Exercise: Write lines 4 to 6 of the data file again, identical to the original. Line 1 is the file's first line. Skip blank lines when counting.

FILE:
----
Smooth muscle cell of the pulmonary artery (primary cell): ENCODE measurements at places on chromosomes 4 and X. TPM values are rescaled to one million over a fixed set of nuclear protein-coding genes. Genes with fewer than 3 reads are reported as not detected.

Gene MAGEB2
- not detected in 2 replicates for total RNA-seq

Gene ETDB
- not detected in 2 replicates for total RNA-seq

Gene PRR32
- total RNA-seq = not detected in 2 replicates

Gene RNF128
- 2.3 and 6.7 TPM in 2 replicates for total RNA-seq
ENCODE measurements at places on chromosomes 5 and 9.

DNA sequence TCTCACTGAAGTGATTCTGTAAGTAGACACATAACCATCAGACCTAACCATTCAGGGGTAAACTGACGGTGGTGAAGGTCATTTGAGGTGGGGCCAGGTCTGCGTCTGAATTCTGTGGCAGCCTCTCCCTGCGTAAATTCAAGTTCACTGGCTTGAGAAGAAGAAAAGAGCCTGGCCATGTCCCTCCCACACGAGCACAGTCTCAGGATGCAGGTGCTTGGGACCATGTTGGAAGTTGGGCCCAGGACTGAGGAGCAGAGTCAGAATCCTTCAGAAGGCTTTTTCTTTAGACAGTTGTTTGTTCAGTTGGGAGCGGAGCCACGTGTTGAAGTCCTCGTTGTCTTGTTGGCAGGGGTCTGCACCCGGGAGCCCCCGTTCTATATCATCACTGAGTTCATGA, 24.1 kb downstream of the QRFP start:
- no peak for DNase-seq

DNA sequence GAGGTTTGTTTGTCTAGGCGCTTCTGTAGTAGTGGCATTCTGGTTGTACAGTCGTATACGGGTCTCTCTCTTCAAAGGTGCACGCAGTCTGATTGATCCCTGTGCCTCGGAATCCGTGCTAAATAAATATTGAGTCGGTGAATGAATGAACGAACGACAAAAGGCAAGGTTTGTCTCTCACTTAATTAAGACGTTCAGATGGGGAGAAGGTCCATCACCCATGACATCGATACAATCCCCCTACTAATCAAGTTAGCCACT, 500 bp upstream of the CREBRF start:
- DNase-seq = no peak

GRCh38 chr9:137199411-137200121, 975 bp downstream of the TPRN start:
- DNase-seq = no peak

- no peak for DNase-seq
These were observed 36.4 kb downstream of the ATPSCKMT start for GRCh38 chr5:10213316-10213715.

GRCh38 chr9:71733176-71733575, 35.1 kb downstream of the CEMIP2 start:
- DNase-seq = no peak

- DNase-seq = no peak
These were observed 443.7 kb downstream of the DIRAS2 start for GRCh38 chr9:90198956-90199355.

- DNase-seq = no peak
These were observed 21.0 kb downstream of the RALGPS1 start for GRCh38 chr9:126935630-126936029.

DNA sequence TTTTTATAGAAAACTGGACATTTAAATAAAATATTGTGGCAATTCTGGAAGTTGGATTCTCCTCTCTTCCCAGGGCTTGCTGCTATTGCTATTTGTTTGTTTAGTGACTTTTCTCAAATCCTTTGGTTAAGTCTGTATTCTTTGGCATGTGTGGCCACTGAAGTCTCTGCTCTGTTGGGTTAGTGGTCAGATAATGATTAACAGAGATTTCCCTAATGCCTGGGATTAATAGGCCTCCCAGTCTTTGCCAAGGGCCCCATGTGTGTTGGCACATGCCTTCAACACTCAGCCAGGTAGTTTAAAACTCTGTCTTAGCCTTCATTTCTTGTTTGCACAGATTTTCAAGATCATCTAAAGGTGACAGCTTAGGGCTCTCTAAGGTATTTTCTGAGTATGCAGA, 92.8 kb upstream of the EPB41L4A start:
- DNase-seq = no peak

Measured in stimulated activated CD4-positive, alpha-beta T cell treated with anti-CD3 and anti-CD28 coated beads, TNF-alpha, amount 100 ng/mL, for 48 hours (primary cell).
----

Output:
Gene ETDB
- not detected in 2 replicates for total RNA-seq

Gene PRR32